There were several reason why these nations or companies back down. Ireland, Bresil and Poland all suffered a huge economic crisis (UK also but politically, they could not back down), several of the Latin countries between the signature of the contract and the actual building of their pavilion also back down but for political reason: most of them were either struggling with communist insurrection or were simply in a civil war. Some, like Spain or the Auto Industry (GM and Chrysler both reserved lot for their pavilions) lost so much money with the NY Fair that, for the auto industry, preferred to tone down their participation and join together to finance the Stadium, which is why it was named the Autostade – and for Spain to not participate at all (they did come back several time for Man and His World though). And you’re right – the severe non-commercialism clauses in the contract made it hard or even impossible for several companies to participate at Expo. As for what their pavilion looked like, several of them went into pre-design and I already found a lot of plans and detailed sketches of them. I already published several documents covering them (sorry, only in French for now) but the plans will still give you a good idea of what they would have loked like. You can get access to my documents, in .pdf format (which are and will remain free of charge) at these addresses: The Montreal-Paris tower (actually, the 7 tower projects for Expo 67!): http://www.villes-ephemeres.org/2013/12/nouvelle-fiche-les-sept-projets-de.html The General Commissioner Pavilion: http://www.villes-ephemeres.org/2016/10/nouvelle-fiche-le-palais-du-commissaire.html The Trade Unions Pavilions: http://www.villes-ephemeres.org/2016/10/nouvelle-fiche-le-palais-du-travail-non_10.html The Art of Living Pavilion (theme pav.) : http://www.villes-ephemeres.org/2016/10/nouvelle-fiche-pavillon-lart-de-vivre.html I also produced a set of plans of the site that shows through the planning years, the evolution of the pavilion placement, including those that never came to MTL but had reserved a site: http://www.villes-ephemeres.org/2017/03/nouvelle-fiche-evolution-du-plan-de.html Some, like IBM, decided afterward not to build a pavillon but instead lowned an IBM 360 mainframe for Expo use I’m still working on the others – researching the plans and such… Roger
  7. Man, oh Man oh Man

    For Jim, it was relocated in 1992, for the 25th of Expo when Ile St. Helen's was rehabilitaded (turned into a parc) and the site once again available for citizens and visitors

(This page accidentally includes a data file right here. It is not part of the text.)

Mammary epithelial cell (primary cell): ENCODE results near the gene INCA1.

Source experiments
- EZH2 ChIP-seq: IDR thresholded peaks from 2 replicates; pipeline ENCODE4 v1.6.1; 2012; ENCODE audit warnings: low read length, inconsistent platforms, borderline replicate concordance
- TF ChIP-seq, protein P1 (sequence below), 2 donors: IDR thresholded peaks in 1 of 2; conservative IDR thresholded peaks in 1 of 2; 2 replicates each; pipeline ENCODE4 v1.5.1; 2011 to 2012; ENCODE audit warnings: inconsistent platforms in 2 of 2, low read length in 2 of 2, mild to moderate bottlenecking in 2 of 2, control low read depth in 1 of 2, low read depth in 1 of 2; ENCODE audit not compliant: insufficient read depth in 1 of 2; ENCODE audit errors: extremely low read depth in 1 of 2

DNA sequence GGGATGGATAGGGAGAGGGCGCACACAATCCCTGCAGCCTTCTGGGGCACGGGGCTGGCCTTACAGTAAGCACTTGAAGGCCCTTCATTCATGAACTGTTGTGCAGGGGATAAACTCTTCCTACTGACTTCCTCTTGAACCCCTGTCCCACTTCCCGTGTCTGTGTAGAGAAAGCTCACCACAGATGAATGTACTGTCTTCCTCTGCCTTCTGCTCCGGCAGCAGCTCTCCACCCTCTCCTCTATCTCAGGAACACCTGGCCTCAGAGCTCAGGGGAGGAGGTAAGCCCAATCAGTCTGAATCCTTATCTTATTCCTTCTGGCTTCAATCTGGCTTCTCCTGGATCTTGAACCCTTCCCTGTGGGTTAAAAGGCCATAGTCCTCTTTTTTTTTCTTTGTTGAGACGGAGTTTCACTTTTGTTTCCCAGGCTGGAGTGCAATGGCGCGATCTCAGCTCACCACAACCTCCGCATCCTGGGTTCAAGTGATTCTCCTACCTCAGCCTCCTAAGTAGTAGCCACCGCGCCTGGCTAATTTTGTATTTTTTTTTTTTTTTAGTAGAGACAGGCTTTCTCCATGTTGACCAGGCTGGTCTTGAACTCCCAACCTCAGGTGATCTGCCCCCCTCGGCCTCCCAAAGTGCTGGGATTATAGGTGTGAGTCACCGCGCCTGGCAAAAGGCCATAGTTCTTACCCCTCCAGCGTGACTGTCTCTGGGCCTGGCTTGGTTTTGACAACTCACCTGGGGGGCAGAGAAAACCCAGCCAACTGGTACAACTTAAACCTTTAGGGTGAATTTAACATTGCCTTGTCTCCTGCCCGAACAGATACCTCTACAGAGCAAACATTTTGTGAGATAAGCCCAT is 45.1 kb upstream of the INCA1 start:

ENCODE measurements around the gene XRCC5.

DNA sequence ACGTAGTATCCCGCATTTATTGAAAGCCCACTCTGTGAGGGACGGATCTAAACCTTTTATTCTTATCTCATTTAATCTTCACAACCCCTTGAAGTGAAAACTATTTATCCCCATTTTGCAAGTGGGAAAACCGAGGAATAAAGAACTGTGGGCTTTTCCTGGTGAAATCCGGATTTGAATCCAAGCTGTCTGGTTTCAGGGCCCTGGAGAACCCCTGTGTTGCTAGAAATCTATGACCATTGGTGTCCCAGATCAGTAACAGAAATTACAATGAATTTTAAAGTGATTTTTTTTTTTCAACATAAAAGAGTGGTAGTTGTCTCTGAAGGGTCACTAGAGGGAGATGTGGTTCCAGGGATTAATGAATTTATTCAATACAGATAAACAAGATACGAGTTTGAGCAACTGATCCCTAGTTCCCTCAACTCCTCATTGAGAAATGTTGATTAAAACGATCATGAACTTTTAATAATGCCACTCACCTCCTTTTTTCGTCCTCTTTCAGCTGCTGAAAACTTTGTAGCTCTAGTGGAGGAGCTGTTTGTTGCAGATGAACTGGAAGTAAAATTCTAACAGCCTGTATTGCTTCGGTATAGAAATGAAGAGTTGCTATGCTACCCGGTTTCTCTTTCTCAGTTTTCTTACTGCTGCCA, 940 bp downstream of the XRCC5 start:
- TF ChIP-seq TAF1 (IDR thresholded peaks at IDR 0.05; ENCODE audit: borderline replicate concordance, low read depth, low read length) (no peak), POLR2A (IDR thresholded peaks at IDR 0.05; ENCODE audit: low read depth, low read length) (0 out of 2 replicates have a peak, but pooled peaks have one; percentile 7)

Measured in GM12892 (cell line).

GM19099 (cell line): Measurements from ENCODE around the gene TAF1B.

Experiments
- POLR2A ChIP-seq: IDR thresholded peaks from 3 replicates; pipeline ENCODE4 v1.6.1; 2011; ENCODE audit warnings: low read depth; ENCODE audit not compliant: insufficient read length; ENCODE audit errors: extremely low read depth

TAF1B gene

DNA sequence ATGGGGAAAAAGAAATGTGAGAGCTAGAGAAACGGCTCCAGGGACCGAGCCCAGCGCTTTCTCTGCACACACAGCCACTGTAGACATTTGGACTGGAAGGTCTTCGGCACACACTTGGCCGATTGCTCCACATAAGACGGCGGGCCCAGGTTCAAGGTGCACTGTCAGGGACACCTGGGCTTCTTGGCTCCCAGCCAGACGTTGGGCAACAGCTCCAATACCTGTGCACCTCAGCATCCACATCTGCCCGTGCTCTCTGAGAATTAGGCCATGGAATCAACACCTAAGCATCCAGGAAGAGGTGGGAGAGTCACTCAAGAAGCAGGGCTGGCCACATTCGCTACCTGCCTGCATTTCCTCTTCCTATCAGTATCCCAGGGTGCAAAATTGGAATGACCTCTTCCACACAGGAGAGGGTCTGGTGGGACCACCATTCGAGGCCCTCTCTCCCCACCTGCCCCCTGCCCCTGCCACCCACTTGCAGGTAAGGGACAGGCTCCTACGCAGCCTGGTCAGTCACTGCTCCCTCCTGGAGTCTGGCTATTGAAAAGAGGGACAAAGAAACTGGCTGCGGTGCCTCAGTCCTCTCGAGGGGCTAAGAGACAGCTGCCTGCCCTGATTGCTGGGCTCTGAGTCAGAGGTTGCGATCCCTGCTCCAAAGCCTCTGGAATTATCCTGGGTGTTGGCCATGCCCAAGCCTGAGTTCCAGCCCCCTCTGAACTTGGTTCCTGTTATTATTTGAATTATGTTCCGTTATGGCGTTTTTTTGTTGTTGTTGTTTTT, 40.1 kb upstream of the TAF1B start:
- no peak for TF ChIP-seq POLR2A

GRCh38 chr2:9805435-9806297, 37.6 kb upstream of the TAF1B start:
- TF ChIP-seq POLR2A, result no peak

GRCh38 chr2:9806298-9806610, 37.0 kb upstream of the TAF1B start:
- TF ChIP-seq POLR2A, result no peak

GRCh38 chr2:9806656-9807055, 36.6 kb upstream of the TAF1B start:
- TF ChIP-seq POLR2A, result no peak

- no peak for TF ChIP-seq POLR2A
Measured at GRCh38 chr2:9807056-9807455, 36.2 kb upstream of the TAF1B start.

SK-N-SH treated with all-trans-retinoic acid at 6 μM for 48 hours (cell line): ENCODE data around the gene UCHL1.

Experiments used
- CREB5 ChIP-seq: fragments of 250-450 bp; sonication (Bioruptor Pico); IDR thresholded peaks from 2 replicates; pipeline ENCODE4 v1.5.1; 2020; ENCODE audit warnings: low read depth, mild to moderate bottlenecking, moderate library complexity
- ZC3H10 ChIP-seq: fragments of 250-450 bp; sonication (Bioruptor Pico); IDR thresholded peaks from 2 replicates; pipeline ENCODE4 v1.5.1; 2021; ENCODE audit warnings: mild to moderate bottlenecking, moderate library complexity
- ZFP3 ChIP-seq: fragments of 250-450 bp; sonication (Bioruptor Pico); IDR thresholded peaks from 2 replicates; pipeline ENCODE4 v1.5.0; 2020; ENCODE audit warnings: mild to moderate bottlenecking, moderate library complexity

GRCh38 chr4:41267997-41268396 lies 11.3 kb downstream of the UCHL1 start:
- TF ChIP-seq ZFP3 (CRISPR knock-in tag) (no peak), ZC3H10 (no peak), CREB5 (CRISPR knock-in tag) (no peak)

8. Man, oh Man oh Man

    Actually, the real name - the one the artist gave to his sculpture - is Three Disks... it's easier to understand is work when you now the real name. Pierre Dupuy is the one who named it "Man", with the artist's consent of course, to make it more relevant to the "Man and His World" theme
  9. There's a lot more happening for the 50th that were reported in the NY tImes article - here's a partial list but a lot more is not listed here: And don't forget to get a copy of the 50th souvenir passeport - you can have it stamped at most of the official activities, shows or museum: Here's a small sample of the available visas for 2017:
  10. The were called AIR DENSITY EXPLORER (ADE) They made the first page of the 1967 RCA Electronic Age magazine :
  11. They are low altitude satellites - a lot of visitor in 67 though they represented the planets!
  12. As a souvenir, here's a couple of photos I took of the US Pavillon in 67 A few more
  13. A quote from a former Canadian Pavillon Hostess : "I think we all turned out better than we thought we would," - That is the main Expo 67 legacy for those who were lucky enough to work there!
  14. Unfortunately, the Bubble had a lot of design flaws – one the main problem was, as you said Jim, water. Heat had an effect on the structure and it moved ever so slightly but enough to cause water problem when there was hard rain. But a 4/5 sphere represents a lot of air – air that needs to be heated and cooled and there is the main reason why they decided not to rebuild the cover in 1992 when they were planning the renovation. The plastic covering was not a problem – a few years after the fire, Shoji Sadao, the architect of the US pavilion (and not Buckminster Fuller!) had found new plastics that were basically fireproof. And the cost of re-covering the structure again was not a real issue – it was the extremely high cost of heating and cooling the building that made the architect that did the renovation go another way. But to be fair, the building is still wonderful and respectful of Fuller since the sphere itself is still there. They also repaired and kept all the platforms so if you saw it before the fire, you still get the basic feeling of how it felt to be inside it but without the huge escalator though Here's the pavilion, a few months after the fire in 1976
  15. As a coincidence, Bill was in Montreal a few days ago and I had the pleasure of reintroducing him to the former US pavillon - he was with his wife Carol Along with a Virtual Reality tour of the Labyrinth... This is basically the view Bill had (photo 2016)